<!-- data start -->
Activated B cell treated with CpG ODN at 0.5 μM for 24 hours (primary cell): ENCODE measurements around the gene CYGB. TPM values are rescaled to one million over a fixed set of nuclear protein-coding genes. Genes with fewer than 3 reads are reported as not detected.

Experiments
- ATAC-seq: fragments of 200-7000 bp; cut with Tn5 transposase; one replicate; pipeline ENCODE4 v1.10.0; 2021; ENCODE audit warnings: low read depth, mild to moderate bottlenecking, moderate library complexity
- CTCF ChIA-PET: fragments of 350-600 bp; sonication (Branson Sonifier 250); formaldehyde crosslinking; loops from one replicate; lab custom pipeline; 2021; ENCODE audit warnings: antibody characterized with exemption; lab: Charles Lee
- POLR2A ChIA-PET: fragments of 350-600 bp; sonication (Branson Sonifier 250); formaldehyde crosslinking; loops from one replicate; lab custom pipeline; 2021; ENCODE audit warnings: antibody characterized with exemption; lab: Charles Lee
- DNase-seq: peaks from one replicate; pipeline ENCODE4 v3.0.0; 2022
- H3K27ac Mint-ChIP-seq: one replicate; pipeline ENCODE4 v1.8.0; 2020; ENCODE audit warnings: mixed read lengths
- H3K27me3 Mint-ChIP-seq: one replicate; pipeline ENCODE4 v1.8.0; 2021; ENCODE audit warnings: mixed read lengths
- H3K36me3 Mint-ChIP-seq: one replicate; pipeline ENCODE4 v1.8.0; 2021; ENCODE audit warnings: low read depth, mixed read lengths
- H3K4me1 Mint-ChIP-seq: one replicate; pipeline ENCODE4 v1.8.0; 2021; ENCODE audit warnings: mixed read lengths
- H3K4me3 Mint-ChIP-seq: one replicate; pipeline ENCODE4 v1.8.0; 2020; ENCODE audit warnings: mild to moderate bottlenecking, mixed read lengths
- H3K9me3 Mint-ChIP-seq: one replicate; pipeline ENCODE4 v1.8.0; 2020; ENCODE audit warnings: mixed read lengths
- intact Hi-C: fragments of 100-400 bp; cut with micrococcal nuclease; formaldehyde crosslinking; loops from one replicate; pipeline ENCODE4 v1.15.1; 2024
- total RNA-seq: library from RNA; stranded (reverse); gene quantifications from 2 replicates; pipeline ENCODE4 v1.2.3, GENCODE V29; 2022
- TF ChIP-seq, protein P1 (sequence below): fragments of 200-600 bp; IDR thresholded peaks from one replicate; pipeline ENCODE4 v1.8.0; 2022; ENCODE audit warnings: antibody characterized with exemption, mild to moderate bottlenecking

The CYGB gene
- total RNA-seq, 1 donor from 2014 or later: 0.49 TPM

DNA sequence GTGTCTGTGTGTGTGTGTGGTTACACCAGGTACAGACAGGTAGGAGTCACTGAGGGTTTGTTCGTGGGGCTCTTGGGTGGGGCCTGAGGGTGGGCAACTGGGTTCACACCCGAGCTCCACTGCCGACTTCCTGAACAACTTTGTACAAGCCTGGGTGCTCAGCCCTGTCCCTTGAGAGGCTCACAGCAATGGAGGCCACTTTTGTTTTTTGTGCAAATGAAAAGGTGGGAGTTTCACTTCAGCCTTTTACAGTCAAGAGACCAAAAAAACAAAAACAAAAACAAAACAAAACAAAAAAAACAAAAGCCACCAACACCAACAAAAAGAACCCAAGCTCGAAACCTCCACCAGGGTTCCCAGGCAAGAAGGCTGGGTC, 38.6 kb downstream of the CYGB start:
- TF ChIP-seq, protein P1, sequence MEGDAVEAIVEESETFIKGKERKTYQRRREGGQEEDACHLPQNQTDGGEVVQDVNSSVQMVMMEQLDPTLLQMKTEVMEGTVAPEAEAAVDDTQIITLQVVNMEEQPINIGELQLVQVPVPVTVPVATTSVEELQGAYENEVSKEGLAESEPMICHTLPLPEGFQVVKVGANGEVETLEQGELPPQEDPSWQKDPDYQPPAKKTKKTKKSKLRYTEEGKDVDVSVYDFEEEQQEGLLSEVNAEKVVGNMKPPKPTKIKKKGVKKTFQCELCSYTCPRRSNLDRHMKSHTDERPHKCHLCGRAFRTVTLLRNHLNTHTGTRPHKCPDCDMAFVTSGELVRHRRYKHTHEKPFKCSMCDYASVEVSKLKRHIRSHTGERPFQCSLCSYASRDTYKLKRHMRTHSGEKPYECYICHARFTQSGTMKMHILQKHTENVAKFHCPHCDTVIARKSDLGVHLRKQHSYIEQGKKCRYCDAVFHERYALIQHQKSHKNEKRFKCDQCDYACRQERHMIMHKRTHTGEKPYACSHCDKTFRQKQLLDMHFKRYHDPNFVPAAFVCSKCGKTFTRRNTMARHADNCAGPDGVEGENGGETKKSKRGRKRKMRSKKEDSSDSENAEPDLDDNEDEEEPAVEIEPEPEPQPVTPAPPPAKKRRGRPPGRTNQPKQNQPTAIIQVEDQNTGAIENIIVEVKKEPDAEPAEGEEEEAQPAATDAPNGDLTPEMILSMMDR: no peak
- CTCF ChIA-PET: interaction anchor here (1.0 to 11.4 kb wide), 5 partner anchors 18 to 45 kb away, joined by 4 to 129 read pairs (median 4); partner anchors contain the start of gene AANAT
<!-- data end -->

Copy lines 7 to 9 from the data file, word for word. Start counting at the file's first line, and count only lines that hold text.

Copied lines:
- H3K27ac Mint-ChIP-seq: one replicate; pipeline ENCODE4 v1.8.0; 2020; ENCODE audit warnings: mixed read lengths
- H3K27me3 Mint-ChIP-seq: one replicate; pipeline ENCODE4 v1.8.0; 2021; ENCODE audit warnings: mixed read lengths
- H3K36me3 Mint-ChIP-seq: one replicate; pipeline ENCODE4 v1.8.0; 2021; ENCODE audit warnings: low read depth, mixed read lengths